We are often asked, “Why do migrants choose to leave their home countries instead of staying to address the challenges they face?”
In some cases, the risks of staying are simply too great. Consider what it would be like to leave everything you’ve ever known, not because you wanted to, but because you felt you had no other choice in order to survive. For the vast majority of immigrants, leaving their homes and communities is a difficult decision full of grief.
Osmar came to the United States as a young boy to escape gang violence and persecution in his small town in Honduras. Osmar and his siblings faced unspeakable abuse before a relative was able to bring Osmar with her to the United States.
Jerome and his family were forced to flee their home in the Democratic Republic of the Congo in 1996 when a brutal, bloody war broke out that made living there too dangerous. For the next 19 years, they lived in one Tanzanian refugee camp after another. It wasn’t until 2015, that Jerome and his family were given the opportunity to resettle in the U.S.
Husna has been living in the U.S. since her harrowing escape from Afghanistan almost two years ago. Her brother, an Afghan military drone pilot, was flagged as a threat to the Taliban putting their entire family at risk. Husna and her family had already suffered the death of one brother to the Taliban and knew they would need to leave Afghanistan or they too would be killed.
So, should people just stay in their home country? For many, this isn’t an option. Like Osmar, Jerome, and Husna, they could be fleeing life-and-death situations. They may be facing persecution, being exploited, or simply unable to put food on their tables. They may be experiencing pressure to participate in criminal activities, but are unwilling to do so. Most immigrants who leave home do so out of love, to provide a better life for themselves or for their families. Leaving behind family, community, language, and culture is a massive undertaking that so many wish they could have avoided.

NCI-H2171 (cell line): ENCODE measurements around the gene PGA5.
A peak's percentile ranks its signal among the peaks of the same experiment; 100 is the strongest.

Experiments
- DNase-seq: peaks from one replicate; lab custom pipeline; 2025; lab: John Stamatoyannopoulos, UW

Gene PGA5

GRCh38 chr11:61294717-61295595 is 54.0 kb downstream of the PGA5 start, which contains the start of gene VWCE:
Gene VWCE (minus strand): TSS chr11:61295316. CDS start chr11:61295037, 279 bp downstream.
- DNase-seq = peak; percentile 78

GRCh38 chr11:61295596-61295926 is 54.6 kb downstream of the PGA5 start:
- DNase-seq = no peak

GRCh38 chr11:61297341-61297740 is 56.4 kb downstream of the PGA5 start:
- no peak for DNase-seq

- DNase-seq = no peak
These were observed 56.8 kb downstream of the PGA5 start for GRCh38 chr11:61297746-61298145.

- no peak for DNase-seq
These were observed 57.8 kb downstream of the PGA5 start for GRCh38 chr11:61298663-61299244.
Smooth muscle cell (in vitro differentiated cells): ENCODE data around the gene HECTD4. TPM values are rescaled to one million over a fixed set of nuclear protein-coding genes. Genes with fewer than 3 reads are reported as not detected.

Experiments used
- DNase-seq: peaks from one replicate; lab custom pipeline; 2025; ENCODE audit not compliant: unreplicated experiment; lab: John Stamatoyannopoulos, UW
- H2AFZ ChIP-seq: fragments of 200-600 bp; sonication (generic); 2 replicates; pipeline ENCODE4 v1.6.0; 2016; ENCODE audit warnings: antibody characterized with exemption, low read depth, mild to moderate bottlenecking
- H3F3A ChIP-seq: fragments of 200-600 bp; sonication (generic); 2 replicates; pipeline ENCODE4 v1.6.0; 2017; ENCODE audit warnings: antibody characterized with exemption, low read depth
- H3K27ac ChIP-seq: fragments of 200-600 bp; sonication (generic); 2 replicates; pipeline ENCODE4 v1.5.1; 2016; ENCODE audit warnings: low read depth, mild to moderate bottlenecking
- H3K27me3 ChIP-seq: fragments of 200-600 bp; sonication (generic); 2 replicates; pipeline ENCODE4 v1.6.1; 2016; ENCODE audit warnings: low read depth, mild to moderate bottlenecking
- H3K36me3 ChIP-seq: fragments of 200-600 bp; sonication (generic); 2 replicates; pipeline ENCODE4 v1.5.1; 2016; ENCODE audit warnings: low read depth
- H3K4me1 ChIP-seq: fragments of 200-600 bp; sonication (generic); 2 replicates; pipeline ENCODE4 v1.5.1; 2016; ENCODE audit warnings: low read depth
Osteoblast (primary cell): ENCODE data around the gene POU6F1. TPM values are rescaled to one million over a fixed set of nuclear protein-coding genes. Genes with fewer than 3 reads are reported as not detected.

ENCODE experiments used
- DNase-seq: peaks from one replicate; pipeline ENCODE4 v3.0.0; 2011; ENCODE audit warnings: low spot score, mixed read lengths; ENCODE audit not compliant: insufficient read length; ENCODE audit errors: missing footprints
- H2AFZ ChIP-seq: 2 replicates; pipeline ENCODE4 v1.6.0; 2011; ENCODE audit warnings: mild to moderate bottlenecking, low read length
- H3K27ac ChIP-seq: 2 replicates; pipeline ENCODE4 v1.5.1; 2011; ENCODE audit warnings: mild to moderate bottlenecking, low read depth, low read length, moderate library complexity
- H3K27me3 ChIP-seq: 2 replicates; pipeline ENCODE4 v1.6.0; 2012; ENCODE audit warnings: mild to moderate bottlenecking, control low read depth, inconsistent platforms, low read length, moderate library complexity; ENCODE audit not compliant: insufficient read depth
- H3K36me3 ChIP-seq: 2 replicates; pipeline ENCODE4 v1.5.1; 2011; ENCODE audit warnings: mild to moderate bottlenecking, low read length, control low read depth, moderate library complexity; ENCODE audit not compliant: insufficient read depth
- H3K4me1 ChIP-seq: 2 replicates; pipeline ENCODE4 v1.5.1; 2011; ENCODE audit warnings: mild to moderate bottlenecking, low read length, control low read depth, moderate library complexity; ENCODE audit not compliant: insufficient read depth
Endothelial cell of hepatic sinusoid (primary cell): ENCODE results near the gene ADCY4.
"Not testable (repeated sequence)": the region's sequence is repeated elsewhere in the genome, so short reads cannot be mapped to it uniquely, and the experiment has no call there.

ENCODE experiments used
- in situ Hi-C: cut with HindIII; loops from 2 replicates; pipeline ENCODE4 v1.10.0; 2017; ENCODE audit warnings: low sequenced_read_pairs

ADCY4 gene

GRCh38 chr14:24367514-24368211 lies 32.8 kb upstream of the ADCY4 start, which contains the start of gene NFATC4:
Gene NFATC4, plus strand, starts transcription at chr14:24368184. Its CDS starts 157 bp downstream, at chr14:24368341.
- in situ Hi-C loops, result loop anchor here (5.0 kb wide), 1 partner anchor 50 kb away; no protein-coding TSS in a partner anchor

Thankfully, Osmar, Jerome, and Husna were able to take refuge in the United States legally. Unfortunately, many migrants hoping to find work, safety, or family reunification in the U.S. do not fit into any of the categories allowed for in our current immigration policy and therefore have no pathway to gain Lawful Permanent Residency.
How can someone legally and permanently move to the United States?
Currently, there are only four primary ways that a person can gain Lawful Permanent Residency in the United States. (You might also hear this referred to as “getting a green card.”) An easy way to think about these avenues is blood, sweat, tears, and luck. This infographic helps represent these pathways.
- BLOOD (family-based): Immigrants with a close family member who is a U.S. citizen or Lawful Permanent Resident can apply. Currently, this process can take more than 20 years.
- SWEAT (employment-based): Some employers can sponsor immigrants. To qualify, you almost always need an advanced degree or an extraordinary ability that allows an employer to legally sponsor you. Employers usually need to demonstrate that a U.S. citizen is not available to do this job. In total, there are usually around 144,000 work visas each year for noncitizens wanting to live here permanently. (There are some additional temporary visas available for agricultural guest workers, but those only account for about 10% of agricultural workers and don’t apply to year-round sectors like dairy farms. Those also don’t include a pathway to citizenship.)
- TEARS (refugees or asylees): A small percentage of those coming to the U.S. have proven that they fled persecution because of race, religion, national origin, political opinion, or membership in a particular social group. Those fleeing poverty, natural disasters, or environmental degradation are not eligible for refugee or asylee status. The President sets a yearly cap for how many refugees can be resettled each year.
- LUCK (the Diversity Visa Lottery): This lottery randomly selects applicants from “under-represented” countries, who do not have as many nationals living in the U.S. Individuals from “over-represented” countries like Mexico, the Philippines, South Korea, and China are not eligible to apply. Each year, 50,000 visas are granted through this program. (In 2021, there were 11.8 million lottery entries.)
Lawful Permanent Residency always entails strict vetting, no matter which pathway someone enters through.
These four main permanent immigration avenues haven’t been updated to meet the needs of the U.S. economy, global diplomacy, national security, or humanitarian realities in decades, excluding and limiting some of the most vulnerable.
While those limits might suggest people “should just stay in their own country,” this response doesn’t allow for the complexity of situations that many individuals and families are facing in their home countries.
As Women of Welcome, let’s choose compassion, even when we don’t fully understand why someone would choose to leave their home country. Let’s also use our voices and advocate for immigration reform. We believe there should be fewer bureaucratic hurdles to come to the U.S. legally (which includes those who are seeking asylum in the U.S.). We can be a safe country and a compassionate country!